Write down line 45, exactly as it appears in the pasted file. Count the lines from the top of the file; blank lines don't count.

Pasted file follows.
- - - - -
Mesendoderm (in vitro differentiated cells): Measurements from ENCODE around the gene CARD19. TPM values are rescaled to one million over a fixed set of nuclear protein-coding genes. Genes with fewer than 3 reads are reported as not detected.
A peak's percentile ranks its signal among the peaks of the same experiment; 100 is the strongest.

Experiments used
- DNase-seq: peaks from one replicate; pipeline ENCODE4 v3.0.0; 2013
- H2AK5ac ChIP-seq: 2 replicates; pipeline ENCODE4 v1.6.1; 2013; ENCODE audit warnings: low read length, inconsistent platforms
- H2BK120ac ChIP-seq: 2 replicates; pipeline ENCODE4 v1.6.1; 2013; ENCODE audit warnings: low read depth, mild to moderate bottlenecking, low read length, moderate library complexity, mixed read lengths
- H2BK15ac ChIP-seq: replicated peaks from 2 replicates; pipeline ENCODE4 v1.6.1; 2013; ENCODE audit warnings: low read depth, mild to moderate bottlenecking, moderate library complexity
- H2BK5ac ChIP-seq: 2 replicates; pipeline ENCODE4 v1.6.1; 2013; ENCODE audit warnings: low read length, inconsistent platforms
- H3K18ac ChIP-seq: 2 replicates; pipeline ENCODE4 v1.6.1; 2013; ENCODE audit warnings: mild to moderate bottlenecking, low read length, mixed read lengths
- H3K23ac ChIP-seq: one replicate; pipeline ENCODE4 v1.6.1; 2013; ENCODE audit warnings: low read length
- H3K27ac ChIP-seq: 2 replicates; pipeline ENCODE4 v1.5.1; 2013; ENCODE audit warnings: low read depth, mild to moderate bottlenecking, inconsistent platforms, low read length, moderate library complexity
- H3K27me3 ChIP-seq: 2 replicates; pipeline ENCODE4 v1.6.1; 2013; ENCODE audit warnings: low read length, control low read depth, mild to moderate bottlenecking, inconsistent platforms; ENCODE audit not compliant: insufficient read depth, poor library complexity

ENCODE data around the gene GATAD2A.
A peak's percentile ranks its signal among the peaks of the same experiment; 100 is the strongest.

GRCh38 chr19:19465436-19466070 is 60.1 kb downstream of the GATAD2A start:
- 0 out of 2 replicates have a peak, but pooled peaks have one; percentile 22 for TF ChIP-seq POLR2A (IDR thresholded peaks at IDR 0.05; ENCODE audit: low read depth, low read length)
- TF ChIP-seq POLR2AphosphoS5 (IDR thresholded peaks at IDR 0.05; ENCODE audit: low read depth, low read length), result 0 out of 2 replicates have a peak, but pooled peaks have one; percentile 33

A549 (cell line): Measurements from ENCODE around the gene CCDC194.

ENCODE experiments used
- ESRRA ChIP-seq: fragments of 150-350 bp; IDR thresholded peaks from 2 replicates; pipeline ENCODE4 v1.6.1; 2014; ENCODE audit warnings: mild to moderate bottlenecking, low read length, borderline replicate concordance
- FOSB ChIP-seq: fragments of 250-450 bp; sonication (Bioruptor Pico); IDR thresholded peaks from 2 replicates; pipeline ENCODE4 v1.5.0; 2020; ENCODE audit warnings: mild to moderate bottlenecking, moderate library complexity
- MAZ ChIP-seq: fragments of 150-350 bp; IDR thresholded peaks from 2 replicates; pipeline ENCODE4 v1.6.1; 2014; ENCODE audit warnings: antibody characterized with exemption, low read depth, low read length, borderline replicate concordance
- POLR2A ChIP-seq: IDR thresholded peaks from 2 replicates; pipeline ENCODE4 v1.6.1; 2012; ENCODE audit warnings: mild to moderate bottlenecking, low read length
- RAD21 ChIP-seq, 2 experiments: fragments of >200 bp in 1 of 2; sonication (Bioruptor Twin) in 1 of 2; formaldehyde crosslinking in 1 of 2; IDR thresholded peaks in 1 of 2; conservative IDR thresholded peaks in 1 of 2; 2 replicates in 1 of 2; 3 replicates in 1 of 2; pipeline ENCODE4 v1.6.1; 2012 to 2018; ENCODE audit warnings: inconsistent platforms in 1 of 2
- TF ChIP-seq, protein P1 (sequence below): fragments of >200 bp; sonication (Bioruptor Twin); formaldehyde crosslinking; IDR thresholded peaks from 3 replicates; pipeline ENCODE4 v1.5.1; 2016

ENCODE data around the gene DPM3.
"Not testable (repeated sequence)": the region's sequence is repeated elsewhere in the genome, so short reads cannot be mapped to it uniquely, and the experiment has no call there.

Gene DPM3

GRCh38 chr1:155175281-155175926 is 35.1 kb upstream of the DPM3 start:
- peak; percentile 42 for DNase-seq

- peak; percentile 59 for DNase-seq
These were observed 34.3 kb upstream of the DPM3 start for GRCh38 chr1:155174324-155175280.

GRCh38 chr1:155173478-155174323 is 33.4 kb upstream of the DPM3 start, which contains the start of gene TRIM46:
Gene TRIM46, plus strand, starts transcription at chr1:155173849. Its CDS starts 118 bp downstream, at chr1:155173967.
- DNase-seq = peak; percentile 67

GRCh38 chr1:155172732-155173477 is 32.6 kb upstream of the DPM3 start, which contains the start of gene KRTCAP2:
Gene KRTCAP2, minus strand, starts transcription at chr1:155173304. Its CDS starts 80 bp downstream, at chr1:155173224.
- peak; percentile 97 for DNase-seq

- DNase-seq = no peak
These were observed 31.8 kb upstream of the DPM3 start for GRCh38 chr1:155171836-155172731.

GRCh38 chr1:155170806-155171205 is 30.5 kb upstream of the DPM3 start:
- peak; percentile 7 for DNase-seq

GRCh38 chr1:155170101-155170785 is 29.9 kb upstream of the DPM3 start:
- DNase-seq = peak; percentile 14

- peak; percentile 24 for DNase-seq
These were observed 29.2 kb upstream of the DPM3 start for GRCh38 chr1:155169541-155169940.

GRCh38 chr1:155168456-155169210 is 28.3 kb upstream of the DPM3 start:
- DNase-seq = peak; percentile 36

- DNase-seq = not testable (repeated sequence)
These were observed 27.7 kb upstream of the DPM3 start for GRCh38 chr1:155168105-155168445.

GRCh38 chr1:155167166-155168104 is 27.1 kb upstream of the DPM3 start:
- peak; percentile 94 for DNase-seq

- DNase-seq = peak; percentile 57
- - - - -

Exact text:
- peak; percentile 24 for DNase-seq